Some people can do the diet game. Some people do it very well, Ali Vincent is a good example. However, there are a lot of people who cannot. I will venture to say that most people do not have the mental makeup to diet healthily. For most people, it becomes a cycle of going on a diet, falling off the wagon, and then getting back on after a period of self-recrimination. For some, it means adopting unhealthy behaviors, my mom being one of those.
So yeah, instead of being on that particular merry go round, I will simply say that there are no forbidden foods for me, that I will be emphasizing certain foods in my daily intake, and de-emphasizing others. I will also be paying closer attention to hunger and fullness signals from my body, eating only when hungry and no more than is necessary.
I already know from experience that there are foods that make me feel less than healthy after eating them. Those are foods from which I will stay away, not because they are “forbidden” but because I know they have negative effects on my wellness. I know how I feel after eating pizza from most places. I know how I feel after eating one of those greasy, butter-drenched pretzels from the mall.
So yeah, that’s where I’m at regarding food philosophy. But how does that fit in with that picture of my wrist with my Fitbit Flex? OK, second subject. I have pretty much figured out that my activity measurement device of choice is the Flex.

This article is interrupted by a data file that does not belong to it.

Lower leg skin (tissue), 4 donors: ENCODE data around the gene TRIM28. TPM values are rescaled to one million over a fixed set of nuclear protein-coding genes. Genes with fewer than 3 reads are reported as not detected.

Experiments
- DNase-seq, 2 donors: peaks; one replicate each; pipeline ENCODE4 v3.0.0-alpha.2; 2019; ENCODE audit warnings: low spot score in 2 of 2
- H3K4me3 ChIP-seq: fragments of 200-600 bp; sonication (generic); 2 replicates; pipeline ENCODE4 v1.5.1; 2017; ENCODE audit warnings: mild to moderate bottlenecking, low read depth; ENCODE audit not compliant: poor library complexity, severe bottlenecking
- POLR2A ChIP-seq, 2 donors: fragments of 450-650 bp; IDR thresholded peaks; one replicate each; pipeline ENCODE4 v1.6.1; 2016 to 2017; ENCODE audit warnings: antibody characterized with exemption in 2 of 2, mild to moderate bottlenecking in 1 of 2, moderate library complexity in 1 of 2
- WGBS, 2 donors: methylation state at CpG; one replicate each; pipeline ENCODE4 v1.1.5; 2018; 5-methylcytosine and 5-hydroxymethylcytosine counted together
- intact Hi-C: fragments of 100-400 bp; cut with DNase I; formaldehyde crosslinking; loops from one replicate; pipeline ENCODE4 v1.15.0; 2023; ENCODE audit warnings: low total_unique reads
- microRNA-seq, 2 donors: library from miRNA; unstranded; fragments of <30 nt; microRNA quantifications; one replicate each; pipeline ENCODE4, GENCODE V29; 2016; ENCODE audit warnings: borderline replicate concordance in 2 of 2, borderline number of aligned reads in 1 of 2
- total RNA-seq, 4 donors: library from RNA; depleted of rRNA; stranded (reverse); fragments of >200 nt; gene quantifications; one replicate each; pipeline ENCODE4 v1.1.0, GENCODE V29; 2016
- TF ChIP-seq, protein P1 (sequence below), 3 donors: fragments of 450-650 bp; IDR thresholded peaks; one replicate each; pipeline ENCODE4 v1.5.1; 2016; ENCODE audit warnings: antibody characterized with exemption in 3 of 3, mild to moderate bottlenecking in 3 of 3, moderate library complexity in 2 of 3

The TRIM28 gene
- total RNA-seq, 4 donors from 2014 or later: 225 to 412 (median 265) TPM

I have tried standard and motion- sensing pedometers in the past. I have tried GPS units, both on my mobile phone and a wristwatch unit. But nothing compares to the simplicity and relative accuracy of Fitbit in general and Flex in particular.
Simplicity: it’s on your non-dominant wrist all the time. I only take it off when showering, but that’s unnecessary caution. Theoretically you can swim with it on.
Relative accuracy: it’s accurate enough, although not as accurate as my Garmin. It is also accurate in far more places than any GPS that you can get. GPS requires being out of doors. Fitbit keeps measuring activity indoors and out. It doesn’t pick up everything you do, which is a double-edged sword. This means that it’s good at rejecting things like typing on a computer, but it’s not good at measuring walking in place or on a rebounder.
So yeah, Fitbit Flex is a bit more expensive than a pedometer or the GPS that comes with your phone, but it’s worth it. And it is certainly less expensive than most wrist GPS units. The little Garmin I have is about the same price. However, it’s worth it.
I’m not surprised by this revelation, but I’m sure some will be. The same companies who engineer food-like substances for maximum addictiveness are the same that are also getting into the diet business and pushing it hard.
Let’s look at the rogues’ gallery:
- Nestlé: Jenny Craig